Cost-effectiveness analysis and budgetary impact of anidulafungin treatment for patients with candidemia and other forms of invasive candidiasis in Brazil
Vianna CMM, Mosegui GBG, Rodrigues MPDS
30 January 2023
Access via Revista do Instituto de Medicina Tropical de São Paolo
Previously published estimates of the national incidence of invasive candidiasis (IC), including candidemia, in Brazil place it at about 2.5 cases per 1,000 hospitalizations. International guidelines call for first-line treatment with echinocandins and second-line or rescue treatment with amphotericin B deoxycholate or amphotericin B lipid complex. Brazil’s National Health Surveillance Agency recommends the same: first-line treatment with anidulafungin and second-line therapy with amphotericin B lipid complex, amphotericin B deoxycholate, or liposomal amphotericin B when IC cases are refractory or resistant to first-line treatment or when anidulafungin is unavailable. Brazil’s Unified Health System’s strategic stock, however, includes itraconazole and amphotericin B lipid complex for treatment of IC. This study evaluated the cost-effectiveness and budget impact of treating IC with anidulafungin compared with amphotericin B deoxycholate or amphotericin B lipid complex, finding that incorporation of anidulafungin as a first-line therapy for IC could save the Brazilian health system up to R$150 million reais (about $29.2 million USD) over 5 years.
Who this is for
- Health policymakers in Brazil and Latin America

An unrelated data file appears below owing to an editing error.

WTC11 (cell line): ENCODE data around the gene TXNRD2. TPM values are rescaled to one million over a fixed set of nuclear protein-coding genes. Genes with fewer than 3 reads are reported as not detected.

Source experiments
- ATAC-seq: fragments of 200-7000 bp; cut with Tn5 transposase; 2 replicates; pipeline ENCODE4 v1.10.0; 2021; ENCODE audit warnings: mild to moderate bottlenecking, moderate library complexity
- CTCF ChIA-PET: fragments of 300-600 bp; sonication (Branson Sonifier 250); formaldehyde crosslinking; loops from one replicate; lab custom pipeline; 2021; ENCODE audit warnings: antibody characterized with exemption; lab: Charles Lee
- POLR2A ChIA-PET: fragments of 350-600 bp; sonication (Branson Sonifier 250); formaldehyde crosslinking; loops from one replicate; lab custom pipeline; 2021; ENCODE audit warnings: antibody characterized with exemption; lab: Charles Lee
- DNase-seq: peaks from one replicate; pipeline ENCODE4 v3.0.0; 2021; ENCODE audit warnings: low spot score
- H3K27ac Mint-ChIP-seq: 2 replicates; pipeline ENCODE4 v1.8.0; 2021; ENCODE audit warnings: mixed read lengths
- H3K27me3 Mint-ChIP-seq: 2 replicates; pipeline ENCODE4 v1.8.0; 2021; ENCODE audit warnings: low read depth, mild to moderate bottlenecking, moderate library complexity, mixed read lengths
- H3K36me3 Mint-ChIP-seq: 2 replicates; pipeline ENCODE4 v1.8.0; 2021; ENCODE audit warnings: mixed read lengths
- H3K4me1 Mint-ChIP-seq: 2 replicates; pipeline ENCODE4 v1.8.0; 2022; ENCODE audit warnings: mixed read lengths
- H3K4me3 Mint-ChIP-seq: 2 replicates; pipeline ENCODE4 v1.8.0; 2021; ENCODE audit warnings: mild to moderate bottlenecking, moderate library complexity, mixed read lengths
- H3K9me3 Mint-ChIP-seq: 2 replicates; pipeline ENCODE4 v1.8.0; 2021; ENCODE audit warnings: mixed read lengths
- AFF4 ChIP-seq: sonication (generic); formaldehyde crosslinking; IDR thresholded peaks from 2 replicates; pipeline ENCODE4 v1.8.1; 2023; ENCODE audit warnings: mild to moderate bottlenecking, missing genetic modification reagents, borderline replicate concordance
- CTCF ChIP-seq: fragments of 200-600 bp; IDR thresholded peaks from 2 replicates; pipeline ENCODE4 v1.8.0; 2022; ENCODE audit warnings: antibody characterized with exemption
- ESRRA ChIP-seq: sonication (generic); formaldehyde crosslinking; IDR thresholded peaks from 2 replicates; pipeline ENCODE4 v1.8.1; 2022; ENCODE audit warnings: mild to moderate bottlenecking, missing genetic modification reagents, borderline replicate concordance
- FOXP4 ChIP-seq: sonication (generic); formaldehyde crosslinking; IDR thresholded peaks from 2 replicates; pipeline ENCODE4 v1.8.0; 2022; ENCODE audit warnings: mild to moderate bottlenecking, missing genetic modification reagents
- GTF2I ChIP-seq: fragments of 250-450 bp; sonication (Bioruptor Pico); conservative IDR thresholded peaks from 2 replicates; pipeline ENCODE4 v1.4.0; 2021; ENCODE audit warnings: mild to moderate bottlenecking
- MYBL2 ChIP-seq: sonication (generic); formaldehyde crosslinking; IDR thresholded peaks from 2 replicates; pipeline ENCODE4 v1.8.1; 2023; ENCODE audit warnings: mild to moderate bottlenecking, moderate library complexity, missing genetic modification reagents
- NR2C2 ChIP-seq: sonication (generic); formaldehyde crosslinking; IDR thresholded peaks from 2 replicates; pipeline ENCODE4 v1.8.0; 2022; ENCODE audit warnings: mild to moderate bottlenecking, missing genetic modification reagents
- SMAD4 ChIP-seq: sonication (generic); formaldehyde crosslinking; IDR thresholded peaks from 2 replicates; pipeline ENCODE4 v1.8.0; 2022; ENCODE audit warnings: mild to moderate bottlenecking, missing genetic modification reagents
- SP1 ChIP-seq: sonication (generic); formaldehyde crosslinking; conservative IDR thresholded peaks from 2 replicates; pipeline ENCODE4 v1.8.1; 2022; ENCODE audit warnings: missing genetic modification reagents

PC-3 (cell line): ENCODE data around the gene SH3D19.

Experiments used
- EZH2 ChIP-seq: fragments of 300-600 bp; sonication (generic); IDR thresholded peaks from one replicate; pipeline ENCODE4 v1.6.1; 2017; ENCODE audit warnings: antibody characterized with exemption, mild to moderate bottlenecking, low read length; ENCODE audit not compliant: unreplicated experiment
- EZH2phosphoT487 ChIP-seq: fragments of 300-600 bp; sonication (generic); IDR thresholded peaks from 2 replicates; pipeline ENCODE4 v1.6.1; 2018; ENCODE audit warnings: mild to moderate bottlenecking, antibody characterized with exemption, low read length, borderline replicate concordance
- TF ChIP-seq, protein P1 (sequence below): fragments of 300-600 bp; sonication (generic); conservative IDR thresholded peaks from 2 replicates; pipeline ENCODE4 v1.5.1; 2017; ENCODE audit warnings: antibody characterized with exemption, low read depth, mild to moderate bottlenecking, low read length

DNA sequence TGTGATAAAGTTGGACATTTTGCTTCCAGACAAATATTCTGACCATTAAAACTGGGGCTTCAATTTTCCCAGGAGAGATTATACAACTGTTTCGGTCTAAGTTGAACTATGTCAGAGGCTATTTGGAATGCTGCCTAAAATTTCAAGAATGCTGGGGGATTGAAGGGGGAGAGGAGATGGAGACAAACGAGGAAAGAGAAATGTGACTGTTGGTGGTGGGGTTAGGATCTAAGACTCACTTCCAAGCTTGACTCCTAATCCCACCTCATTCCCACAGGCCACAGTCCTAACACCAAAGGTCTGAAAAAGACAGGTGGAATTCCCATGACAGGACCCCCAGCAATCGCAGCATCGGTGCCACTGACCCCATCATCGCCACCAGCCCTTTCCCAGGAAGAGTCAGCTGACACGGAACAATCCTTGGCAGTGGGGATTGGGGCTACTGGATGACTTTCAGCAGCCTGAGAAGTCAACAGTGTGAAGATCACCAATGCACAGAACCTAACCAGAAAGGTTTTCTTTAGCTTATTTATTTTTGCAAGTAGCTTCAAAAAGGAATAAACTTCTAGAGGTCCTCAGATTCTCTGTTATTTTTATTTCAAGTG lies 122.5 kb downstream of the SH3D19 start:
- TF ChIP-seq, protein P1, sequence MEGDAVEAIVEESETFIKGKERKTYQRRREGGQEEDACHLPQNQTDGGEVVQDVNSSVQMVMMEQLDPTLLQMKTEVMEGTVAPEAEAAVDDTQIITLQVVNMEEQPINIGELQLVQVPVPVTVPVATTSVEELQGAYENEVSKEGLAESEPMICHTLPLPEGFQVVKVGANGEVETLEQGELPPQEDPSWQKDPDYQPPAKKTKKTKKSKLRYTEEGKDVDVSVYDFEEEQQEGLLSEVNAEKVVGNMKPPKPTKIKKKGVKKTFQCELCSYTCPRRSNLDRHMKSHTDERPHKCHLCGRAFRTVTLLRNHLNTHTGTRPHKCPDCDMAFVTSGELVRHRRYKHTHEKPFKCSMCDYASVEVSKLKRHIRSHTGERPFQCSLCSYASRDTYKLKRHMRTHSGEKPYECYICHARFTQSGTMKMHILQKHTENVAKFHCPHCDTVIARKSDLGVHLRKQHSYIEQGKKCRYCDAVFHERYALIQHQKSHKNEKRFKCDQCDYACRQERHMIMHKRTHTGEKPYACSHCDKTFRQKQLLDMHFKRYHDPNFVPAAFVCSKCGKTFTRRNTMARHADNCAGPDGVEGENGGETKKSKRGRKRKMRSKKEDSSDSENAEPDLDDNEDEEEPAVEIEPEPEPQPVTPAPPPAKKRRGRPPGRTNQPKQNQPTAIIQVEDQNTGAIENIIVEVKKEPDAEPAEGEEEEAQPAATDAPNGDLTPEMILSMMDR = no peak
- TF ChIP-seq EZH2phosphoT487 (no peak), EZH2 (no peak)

- Health economists
To perform the cost-effectiveness analysis, the researchers used a decision tree, in which the effectiveness endpoints were survival and treatment response rate. Costs for medication use and treatment of toxic and adverse events (e.g., acute renal failure) were obtained from databases maintained by Brazil’s Ministry of Health and also estimated using international data sources. The incremental cost-effectiveness ratio (ICER) was defined as the difference in direct medical costs and drug costs divided by the difference in the absolute response rate (i.e., treatment success and survival).
When effectiveness was measured by successful response rate, anidulafungin had a better cost-effectiveness ratio than amphotericin B deoxycholate or amphotericin B lipid complex. Anidulafungin was more cost-effective than amphotericin B deoxycholate when the potential for acute renal failure and the need for dialysis was factored into the model.
When effectiveness was measured by survival, anidulafungin had a better cost-effectiveness ratio (R$988 or about $192 USD) compared with amphotericin B deoxycholate (R$16,359 or about $3,183 USD).
Budget impact analysis
Very little difference exists between the costs of treating IC with anidulafungin (R$11,400 or about $2,218 USD) and amphotericin B deoxycholate (R$11,299 or about $2198 USD), so a budget impact analysis evaluated the cost-effectiveness of anidulafungin over 5 years, given the potential for nephrotoxicity associated with amphotericin B formulations.
Although additional costs related to using anidulafungin to meet expected demand for IC therapy were estimated to reach R$20 million (about $3.9 million USD) over 5 years, incorporation of anidulafungin as first-line treatment had the best cost-effectiveness ratio given the costs to treat nephrotoxicity and acute renal failure associated with amphotericin B deoxycholate. Despite the additional costs associated with anidulafungin, 5-year savings could be expected to reach R$80 million (about $15.6 million USD) to R$150 million (about $29.2 million USD) when compared to possible increases in the need for dialysis and costs associated with further treatment if amphotericin B formulations continued to be used as first-line care.
Brazil is in the process of hosting a public consultation on whether anidulafungin should be incorporated into candidiasis treatment. The researchers suggest that—given anidulafungin’s positive safety profile when compared with other antifungals, international recommendations that it be used for IC, and its cost-effectiveness over time—anidulafungin should be incorporated by the Brazilian health system as a first-line antifungal for IC.